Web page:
The covetable collection will be available at select Stella McCartney stores, Nordstrom, Saks Fifth Avenue and Net-a-Porter.
Square Enix’s port of Final Fantasy XV has received strong reviews and overall acclaim from multiple publications. Eurogamer declared the PC version “unlocks the game’s full visual potential,” and other sites have given the game similar accolades. They’ve also taken notice of how much hardware firepower you need to really push the game at its highest visual settings. A new investigation suggests some of those requirements may be artificially higher than they should be, thanks to the game’s DRM implementation.
DSO Gaming put both versions of the game through equivalent tests and the results aren’t even particularly close. Not only does the pirated version launch much more quickly, saved games also load faster at 58 seconds for the pirated version versus 100 seconds for the legal copy. A video of the load time differences is embedded below:
While 720p tests favored the Steam version of the game, at 1080p the situation changed. In all cases, the pirated version of the game was faster, by 5 percent to a whopping 33 percent, depending on the scene. DSO Gaming also reported the frame rate on the pirated version has a tendency to drop after 10-15 minutes, while the frame rate doesn’t drop on the pirated version. The site logged a 60fps frame rate after 10 minutes on the Steam version and a 75fps frame rate on the pirated copy after the same amount of time. None of these issues have been fixed in the latest game patch. Finally, they found the Steam version stutters more, thanks to constant hard drive accesses that hit the game’s overall smoothness and presentation.
The implications of these findings are straightforward: The piracy protections baked into the game are hitting overall performance, causing a significant set of issues. Companies regularly deny it happens, but tests like this punch holes in such claims. The impact of Denuvo (which FFXV uses) and other DRM schemes appears to vary depending on the game. Other potential factors include which version of Denuvo is used, how it’s implemented, and the presence of other DRM methods. In Doom, removing Denuvo had a 4-6 percent impact on performance at 1080p. The FFXV impact, in contrast, is significantly larger.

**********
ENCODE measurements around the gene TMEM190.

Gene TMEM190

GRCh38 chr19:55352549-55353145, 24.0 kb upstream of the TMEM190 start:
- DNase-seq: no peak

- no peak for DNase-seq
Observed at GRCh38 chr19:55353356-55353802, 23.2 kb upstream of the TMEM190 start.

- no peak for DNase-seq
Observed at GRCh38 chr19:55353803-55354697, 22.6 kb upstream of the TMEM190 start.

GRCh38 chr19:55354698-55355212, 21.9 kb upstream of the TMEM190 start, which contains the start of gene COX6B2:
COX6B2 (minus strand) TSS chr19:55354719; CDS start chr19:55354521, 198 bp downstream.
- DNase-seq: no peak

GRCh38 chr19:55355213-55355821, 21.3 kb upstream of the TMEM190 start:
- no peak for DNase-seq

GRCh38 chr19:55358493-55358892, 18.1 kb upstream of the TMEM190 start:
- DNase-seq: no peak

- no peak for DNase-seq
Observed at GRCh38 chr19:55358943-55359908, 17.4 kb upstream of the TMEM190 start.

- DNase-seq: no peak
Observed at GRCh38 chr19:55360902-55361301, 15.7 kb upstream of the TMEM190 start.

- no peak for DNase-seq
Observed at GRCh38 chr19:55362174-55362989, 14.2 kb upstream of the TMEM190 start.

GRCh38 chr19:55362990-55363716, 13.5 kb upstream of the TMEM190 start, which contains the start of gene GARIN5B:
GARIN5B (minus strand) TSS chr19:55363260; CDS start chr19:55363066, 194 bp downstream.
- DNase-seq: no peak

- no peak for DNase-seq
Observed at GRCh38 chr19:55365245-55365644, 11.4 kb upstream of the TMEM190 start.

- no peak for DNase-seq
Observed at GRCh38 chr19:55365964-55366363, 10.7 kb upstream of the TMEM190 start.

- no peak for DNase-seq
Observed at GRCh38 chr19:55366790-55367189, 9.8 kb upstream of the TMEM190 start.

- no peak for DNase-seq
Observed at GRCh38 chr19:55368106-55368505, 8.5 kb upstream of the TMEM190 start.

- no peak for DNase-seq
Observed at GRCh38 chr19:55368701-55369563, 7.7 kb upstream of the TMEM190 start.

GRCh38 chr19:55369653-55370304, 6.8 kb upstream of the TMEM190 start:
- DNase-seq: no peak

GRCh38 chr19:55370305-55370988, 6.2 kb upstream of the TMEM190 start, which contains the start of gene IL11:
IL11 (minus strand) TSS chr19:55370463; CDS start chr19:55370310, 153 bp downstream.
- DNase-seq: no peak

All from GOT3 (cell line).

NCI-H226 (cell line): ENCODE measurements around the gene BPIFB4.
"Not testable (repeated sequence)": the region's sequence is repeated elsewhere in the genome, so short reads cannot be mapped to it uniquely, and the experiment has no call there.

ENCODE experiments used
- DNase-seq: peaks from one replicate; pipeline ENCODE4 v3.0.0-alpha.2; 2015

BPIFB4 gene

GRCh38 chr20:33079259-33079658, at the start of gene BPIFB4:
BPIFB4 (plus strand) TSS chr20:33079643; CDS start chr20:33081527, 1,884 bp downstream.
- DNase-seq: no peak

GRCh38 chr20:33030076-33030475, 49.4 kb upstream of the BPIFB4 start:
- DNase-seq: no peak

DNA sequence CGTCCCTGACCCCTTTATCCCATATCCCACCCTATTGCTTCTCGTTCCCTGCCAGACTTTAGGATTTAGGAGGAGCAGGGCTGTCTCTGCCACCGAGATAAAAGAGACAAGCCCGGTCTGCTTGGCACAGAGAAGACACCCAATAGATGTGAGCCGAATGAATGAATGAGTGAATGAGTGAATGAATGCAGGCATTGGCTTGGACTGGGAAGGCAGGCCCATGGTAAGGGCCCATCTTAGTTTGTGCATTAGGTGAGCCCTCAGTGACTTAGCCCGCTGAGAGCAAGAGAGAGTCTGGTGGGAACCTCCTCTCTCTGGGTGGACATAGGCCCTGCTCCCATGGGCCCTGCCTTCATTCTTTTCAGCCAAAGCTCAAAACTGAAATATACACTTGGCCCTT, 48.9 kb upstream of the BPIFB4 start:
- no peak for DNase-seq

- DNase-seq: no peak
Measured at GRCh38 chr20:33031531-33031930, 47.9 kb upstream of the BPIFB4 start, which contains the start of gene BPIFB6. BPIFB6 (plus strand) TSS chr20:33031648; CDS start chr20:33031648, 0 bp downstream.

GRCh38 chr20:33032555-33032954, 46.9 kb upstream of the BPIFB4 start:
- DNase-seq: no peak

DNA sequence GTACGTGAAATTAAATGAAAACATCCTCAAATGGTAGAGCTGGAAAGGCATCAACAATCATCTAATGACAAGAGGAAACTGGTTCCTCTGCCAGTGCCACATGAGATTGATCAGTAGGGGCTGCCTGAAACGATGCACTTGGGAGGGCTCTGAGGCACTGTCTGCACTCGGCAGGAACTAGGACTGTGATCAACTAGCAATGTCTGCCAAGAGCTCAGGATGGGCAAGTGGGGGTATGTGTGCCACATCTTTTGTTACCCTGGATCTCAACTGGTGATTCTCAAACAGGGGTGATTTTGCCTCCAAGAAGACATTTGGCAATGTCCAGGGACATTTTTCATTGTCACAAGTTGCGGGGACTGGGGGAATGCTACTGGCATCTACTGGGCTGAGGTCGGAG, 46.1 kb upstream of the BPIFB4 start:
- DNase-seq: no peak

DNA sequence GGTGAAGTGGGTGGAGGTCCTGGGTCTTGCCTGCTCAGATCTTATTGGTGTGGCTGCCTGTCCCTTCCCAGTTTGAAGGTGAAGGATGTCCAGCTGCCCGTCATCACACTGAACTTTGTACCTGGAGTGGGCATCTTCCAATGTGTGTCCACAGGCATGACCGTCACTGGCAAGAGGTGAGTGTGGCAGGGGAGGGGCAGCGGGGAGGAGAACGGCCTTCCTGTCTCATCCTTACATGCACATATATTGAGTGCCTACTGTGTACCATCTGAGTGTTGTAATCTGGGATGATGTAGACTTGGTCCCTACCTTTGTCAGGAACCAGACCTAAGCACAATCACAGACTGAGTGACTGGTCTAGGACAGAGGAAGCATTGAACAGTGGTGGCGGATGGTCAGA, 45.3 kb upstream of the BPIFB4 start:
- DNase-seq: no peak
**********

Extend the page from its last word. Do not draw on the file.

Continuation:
You’ll need to click on the image and zoom in, but you can see how the Denuvo version of the game is at 60 FPS while the pirated version hits 73 FPS. Images by DSO Gaming.
Be advised, however, this trend can run both ways. ExtremeTech does not endorse or condone piracy, but as a matter of technical commentary, the version of a game you can find at sites like the Pirate Bay is often the launch-day flavor. In cases where later updates are available, they still may not correspond with the final title. This increases the likelihood that bugs or other issues will themselves lead to a negative overall experience.
At the same time, however, issues like this make it genuinely tough to recommend a middle road on DRM. Most gamers are willing to tolerate DRM if it’s acceptably permissive, and storefronts like Steam strike a balance between allowing gamers to share titles or install them to multiple machines and the need to protect the publisher’s IP. But it’s one thing to put a limit on account sharing or simultaneous installations. It’s another to ask players to accept significantly lower performance. Final Fantasy XV may be best experienced on PC, but Denuvo is doing the game no favors.
Our own rule of thumb for whether a game’s DRM implementation hits performance too hard would be this: If DRM impact rises above 5-6 percent in any metric — frame times, frame rates, UI responsiveness, etc — then the impact is too high and the implementation needs to be fine-tuned or changed. A 5-6 percent performance loss is generally below the threshold humans can reliably detect; the difference between a steady 60fps and a steady 57fps isn’t very noticeable. Once you start hitting 10 percent, you’re in the range people will regularly detect.
Any pet owner can tell you, pets become part of the family. And for all of the differences between you and, say, your dog or cat, it turns out, our pet cats have many similarities to us humans when it comes to Type 2 diabetes.